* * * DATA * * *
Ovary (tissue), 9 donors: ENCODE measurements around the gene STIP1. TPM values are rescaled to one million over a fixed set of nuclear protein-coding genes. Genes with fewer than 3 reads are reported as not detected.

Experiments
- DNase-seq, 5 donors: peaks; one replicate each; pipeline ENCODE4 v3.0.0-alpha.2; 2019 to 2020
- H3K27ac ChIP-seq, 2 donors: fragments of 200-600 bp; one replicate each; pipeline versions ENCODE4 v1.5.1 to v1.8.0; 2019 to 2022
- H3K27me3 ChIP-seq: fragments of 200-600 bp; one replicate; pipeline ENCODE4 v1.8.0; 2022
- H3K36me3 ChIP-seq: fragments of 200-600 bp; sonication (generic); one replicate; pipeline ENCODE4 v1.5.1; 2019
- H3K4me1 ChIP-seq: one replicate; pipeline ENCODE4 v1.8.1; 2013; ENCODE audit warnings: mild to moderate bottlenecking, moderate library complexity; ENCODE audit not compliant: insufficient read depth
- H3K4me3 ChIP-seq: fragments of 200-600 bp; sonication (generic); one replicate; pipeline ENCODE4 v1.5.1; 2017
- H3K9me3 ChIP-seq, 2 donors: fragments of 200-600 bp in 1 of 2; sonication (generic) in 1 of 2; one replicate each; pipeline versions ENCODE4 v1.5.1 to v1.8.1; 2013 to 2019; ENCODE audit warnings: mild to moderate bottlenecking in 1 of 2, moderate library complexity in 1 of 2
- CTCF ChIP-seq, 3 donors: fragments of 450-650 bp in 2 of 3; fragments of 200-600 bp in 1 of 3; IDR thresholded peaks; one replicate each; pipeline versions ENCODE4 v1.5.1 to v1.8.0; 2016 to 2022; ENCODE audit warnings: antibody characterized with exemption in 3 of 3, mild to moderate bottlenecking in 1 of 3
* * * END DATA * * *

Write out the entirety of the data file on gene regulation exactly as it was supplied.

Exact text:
Ovary (tissue), 9 donors: ENCODE measurements around the gene STIP1. TPM values are rescaled to one million over a fixed set of nuclear protein-coding genes. Genes with fewer than 3 reads are reported as not detected.

Experiments
- DNase-seq, 5 donors: peaks; one replicate each; pipeline ENCODE4 v3.0.0-alpha.2; 2019 to 2020
- H3K27ac ChIP-seq, 2 donors: fragments of 200-600 bp; one replicate each; pipeline versions ENCODE4 v1.5.1 to v1.8.0; 2019 to 2022
- H3K27me3 ChIP-seq: fragments of 200-600 bp; one replicate; pipeline ENCODE4 v1.8.0; 2022
- H3K36me3 ChIP-seq: fragments of 200-600 bp; sonication (generic); one replicate; pipeline ENCODE4 v1.5.1; 2019
- H3K4me1 ChIP-seq: one replicate; pipeline ENCODE4 v1.8.1; 2013; ENCODE audit warnings: mild to moderate bottlenecking, moderate library complexity; ENCODE audit not compliant: insufficient read depth
- H3K4me3 ChIP-seq: fragments of 200-600 bp; sonication (generic); one replicate; pipeline ENCODE4 v1.5.1; 2017
- H3K9me3 ChIP-seq, 2 donors: fragments of 200-600 bp in 1 of 2; sonication (generic) in 1 of 2; one replicate each; pipeline versions ENCODE4 v1.5.1 to v1.8.1; 2013 to 2019; ENCODE audit warnings: mild to moderate bottlenecking in 1 of 2, moderate library complexity in 1 of 2
- CTCF ChIP-seq, 3 donors: fragments of 450-650 bp in 2 of 3; fragments of 200-600 bp in 1 of 3; IDR thresholded peaks; one replicate each; pipeline versions ENCODE4 v1.5.1 to v1.8.0; 2016 to 2022; ENCODE audit warnings: antibody characterized with exemption in 3 of 3, mild to moderate bottlenecking in 1 of 3